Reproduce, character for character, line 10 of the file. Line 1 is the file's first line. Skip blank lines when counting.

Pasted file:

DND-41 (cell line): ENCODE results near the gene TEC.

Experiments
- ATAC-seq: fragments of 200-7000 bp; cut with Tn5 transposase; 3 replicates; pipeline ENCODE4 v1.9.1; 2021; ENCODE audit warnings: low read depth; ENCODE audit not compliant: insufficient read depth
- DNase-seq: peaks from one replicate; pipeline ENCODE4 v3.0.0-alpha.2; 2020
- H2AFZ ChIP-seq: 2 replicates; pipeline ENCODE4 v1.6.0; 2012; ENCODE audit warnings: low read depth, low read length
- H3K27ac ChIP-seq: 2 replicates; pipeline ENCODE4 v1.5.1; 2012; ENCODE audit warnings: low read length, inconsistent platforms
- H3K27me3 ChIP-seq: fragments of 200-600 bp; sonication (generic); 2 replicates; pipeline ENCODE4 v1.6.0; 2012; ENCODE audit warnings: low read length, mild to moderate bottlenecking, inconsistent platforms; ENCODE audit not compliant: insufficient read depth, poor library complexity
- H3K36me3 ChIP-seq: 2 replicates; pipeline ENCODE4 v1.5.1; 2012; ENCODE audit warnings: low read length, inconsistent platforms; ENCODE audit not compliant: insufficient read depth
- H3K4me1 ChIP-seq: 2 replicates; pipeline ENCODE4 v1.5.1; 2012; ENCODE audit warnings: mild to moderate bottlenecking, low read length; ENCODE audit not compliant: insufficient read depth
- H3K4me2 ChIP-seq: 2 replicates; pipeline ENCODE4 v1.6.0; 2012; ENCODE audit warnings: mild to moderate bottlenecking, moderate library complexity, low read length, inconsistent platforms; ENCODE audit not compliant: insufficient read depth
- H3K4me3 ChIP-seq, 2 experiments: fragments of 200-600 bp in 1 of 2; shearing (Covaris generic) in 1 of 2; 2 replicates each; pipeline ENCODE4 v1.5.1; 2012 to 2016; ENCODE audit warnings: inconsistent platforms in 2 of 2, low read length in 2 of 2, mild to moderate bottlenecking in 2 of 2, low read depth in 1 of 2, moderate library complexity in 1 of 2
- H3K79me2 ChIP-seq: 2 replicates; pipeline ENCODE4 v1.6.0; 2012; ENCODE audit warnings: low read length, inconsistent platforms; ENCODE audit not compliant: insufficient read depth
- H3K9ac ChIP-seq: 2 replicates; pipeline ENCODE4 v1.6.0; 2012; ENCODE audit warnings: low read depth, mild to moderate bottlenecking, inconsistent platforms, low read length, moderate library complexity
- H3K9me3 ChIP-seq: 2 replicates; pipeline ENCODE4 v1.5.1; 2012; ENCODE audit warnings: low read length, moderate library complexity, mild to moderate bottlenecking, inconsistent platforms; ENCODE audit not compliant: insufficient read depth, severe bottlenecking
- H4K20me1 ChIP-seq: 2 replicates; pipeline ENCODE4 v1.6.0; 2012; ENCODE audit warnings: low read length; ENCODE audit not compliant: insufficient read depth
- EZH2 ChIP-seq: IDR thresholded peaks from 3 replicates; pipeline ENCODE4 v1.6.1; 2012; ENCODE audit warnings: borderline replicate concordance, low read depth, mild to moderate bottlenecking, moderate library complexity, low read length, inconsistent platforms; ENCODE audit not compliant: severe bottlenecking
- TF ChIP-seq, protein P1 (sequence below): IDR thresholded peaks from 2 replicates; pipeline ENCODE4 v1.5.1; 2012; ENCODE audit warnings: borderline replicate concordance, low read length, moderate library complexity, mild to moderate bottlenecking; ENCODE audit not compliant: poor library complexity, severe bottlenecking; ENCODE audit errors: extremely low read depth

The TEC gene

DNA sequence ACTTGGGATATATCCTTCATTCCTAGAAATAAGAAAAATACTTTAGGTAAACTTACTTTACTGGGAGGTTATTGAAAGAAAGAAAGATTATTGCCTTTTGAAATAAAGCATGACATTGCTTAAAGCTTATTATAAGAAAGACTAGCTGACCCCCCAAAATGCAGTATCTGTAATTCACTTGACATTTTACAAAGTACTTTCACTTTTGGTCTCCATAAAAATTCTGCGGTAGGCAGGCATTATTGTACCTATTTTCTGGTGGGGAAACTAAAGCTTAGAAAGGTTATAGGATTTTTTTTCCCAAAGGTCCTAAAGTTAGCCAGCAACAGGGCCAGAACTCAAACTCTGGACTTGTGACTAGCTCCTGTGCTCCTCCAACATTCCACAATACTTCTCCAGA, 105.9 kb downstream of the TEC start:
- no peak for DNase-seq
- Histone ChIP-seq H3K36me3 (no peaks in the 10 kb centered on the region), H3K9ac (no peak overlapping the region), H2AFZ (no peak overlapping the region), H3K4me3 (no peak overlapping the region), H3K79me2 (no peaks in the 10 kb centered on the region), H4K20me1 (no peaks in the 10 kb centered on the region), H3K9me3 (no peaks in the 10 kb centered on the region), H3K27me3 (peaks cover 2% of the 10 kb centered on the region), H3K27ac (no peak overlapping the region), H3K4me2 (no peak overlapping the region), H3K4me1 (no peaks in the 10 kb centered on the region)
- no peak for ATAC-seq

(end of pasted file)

- H3K4me2 ChIP-seq: 2 replicates; pipeline ENCODE4 v1.6.0; 2012; ENCODE audit warnings: mild to moderate bottlenecking, moderate library complexity, low read length, inconsistent platforms; ENCODE audit not compliant: insufficient read depth